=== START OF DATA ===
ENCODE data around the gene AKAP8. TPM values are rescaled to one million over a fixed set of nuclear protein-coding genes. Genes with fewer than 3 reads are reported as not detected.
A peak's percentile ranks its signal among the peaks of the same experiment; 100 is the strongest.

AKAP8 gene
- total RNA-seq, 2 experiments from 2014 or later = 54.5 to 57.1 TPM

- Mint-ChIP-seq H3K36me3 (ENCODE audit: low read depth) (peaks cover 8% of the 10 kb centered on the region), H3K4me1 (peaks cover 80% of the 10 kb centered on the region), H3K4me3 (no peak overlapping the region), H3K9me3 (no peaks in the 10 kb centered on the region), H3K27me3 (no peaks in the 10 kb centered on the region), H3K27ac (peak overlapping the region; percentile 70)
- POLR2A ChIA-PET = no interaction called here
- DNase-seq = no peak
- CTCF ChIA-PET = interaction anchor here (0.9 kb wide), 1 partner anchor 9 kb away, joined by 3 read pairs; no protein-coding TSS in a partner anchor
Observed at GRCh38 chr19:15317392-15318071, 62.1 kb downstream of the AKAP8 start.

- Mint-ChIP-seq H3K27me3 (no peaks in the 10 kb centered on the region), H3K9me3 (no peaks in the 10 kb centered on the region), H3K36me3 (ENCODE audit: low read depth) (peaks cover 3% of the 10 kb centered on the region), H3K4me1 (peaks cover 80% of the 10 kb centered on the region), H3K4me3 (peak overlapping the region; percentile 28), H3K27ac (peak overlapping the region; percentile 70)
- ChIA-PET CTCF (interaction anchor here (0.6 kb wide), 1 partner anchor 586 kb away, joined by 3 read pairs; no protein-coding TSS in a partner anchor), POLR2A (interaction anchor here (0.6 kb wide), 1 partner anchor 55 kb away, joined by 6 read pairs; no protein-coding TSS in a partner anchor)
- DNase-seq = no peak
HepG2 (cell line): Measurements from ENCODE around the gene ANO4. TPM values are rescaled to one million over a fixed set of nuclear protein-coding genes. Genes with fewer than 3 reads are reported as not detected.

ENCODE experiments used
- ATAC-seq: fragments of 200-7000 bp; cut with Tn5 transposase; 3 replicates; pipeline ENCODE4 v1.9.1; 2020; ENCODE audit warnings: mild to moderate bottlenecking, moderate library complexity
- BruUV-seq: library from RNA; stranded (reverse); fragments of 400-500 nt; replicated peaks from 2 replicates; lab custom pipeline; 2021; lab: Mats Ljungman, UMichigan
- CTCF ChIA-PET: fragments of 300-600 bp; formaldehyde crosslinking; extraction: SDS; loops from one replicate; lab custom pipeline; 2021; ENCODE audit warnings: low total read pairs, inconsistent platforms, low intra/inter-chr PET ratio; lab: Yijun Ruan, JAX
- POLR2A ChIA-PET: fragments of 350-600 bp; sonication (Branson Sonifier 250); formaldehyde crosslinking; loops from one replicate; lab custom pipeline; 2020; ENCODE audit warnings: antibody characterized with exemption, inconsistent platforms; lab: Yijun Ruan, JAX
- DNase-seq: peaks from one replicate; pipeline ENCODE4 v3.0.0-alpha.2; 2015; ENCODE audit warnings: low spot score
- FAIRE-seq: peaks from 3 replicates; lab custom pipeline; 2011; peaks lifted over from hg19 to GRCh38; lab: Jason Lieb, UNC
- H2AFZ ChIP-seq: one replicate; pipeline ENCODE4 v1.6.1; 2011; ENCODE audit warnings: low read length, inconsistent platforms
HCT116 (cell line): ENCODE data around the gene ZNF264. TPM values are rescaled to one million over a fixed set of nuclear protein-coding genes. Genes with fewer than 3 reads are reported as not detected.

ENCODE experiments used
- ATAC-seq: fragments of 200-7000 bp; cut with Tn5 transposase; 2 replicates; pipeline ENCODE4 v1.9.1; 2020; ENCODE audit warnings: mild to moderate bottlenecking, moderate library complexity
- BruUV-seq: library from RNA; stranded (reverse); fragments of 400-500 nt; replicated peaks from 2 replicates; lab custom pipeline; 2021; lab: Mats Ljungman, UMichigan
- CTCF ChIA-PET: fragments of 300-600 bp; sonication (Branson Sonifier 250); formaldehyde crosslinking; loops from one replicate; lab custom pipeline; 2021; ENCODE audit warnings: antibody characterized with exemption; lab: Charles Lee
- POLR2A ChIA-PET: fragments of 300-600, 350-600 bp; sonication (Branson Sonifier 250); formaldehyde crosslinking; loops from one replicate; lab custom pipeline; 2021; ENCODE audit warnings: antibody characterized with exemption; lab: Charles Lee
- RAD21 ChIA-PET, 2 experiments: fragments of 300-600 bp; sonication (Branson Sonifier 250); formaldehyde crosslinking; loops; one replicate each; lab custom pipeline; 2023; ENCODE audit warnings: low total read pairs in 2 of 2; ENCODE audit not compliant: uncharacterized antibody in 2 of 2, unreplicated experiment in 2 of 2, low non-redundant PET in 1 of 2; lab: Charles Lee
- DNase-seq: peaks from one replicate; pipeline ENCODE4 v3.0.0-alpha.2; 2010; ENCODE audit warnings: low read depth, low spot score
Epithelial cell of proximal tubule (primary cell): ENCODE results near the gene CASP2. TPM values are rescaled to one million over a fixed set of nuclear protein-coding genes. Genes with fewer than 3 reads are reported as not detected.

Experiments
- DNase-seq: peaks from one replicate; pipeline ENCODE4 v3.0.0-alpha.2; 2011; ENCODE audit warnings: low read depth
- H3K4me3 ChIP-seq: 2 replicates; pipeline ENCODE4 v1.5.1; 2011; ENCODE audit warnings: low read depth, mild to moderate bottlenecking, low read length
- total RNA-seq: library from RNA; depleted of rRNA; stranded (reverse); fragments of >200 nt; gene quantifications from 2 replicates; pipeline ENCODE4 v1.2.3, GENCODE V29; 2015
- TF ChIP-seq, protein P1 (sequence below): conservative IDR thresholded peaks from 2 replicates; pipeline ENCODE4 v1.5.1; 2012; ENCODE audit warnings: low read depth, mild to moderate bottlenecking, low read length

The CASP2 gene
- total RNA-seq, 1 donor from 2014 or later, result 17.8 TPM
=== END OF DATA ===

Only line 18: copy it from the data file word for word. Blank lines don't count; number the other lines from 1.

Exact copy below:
- POLR2A ChIA-PET: fragments of 350-600 bp; sonication (Branson Sonifier 250); formaldehyde crosslinking; loops from one replicate; lab custom pipeline; 2020; ENCODE audit warnings: antibody characterized with exemption, inconsistent platforms; lab: Yijun Ruan, JAX